Driver’s eyes stay on the road, bacteria and viruses under control
An innovation that Jaguar Land Rover (JLR) is now introducing is paradoxical and contradictory: a contactless touchscreen. But it can work, the British manufacturer believes. The “Predictive Touch” technology developed in cooperation with the University of Cambridge should allow sensors and artificial intelligence to predict where the driver’s finger will hit. A touch is then no longer necessary.
The driver should have two of these: firstly, the driver does not have to concentrate so hard to hit the right point, and secondly, the lack of contact with the surface could inhibit the spread of bacteria and viruses, believes JLR.
The targeted point on the touchscreen is not hit on the first attempt, especially on uneven roads. Consequence: The driver is distracted, his attention deviates from the traffic. The new technology should prevent this. After attempts by the British, predictive touch technology shortens the driver’s interaction with the user interface by up to 50 percent.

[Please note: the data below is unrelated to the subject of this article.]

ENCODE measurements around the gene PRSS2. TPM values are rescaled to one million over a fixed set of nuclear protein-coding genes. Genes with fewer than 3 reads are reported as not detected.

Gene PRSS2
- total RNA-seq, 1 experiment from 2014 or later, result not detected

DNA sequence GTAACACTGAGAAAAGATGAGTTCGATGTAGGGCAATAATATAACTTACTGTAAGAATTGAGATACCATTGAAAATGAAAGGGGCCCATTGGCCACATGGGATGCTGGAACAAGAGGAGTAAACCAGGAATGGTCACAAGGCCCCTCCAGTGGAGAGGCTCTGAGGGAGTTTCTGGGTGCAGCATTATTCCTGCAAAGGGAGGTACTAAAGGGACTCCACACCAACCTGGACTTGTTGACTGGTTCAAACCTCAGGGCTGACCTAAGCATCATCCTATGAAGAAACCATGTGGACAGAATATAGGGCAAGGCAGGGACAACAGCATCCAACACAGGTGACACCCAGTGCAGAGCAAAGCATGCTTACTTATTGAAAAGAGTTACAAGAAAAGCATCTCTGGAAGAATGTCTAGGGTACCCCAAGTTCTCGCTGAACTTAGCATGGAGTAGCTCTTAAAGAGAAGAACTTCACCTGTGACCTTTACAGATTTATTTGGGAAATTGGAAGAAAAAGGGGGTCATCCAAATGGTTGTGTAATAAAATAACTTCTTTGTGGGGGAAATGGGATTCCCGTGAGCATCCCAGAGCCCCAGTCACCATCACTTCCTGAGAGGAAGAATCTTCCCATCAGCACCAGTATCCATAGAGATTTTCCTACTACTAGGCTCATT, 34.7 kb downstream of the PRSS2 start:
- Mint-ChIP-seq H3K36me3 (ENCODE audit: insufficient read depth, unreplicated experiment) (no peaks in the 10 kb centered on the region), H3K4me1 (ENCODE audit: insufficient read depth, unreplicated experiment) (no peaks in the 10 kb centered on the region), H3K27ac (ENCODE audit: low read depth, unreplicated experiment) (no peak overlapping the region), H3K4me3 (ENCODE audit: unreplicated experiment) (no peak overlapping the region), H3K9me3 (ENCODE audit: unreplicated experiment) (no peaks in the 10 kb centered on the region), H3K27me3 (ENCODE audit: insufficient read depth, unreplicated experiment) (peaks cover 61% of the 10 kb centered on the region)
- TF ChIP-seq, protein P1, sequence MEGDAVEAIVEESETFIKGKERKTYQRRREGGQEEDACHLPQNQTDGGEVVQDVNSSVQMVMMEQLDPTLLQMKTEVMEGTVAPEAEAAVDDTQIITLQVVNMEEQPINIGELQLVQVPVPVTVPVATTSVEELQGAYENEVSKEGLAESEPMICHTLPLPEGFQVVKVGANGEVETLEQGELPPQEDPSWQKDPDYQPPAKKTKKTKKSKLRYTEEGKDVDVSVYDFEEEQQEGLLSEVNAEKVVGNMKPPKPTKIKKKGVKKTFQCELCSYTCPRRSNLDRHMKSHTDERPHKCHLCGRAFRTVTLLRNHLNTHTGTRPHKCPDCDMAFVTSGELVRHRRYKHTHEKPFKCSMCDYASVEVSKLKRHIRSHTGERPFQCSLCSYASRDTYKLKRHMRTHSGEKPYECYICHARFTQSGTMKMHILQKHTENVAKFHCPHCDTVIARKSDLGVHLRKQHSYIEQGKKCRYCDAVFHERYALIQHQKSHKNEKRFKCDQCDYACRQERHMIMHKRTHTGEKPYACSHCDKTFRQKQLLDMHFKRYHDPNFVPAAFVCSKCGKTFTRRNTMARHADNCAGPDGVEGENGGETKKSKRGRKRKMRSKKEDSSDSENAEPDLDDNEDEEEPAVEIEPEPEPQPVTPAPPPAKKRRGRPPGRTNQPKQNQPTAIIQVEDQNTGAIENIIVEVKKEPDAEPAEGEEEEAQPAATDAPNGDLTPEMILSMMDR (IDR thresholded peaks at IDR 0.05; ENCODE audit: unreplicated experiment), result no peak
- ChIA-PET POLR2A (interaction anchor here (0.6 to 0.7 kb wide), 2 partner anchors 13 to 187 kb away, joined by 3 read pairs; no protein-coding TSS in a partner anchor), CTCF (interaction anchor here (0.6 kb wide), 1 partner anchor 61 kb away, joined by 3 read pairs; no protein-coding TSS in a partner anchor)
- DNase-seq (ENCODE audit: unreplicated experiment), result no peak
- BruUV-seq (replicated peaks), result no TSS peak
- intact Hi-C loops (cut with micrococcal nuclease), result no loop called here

According to the JLR, the gestures are recognized by “optical or radio-based sensors”, which are known from consumer electronics. In addition, there is data from an eye tracker for analyzing eye movements. This should make it possible to grasp the user’s intent in real time. Machine learning is also used. That should mean that the system is learning: it is slowly recognizing what the driver intends to do when he makes a certain movement with his eyes and fingers.
According to the JLR, the solution has already reached a high level of technical maturity. It is based on software and can therefore be integrated into existing touchscreens – provided the sensors are available.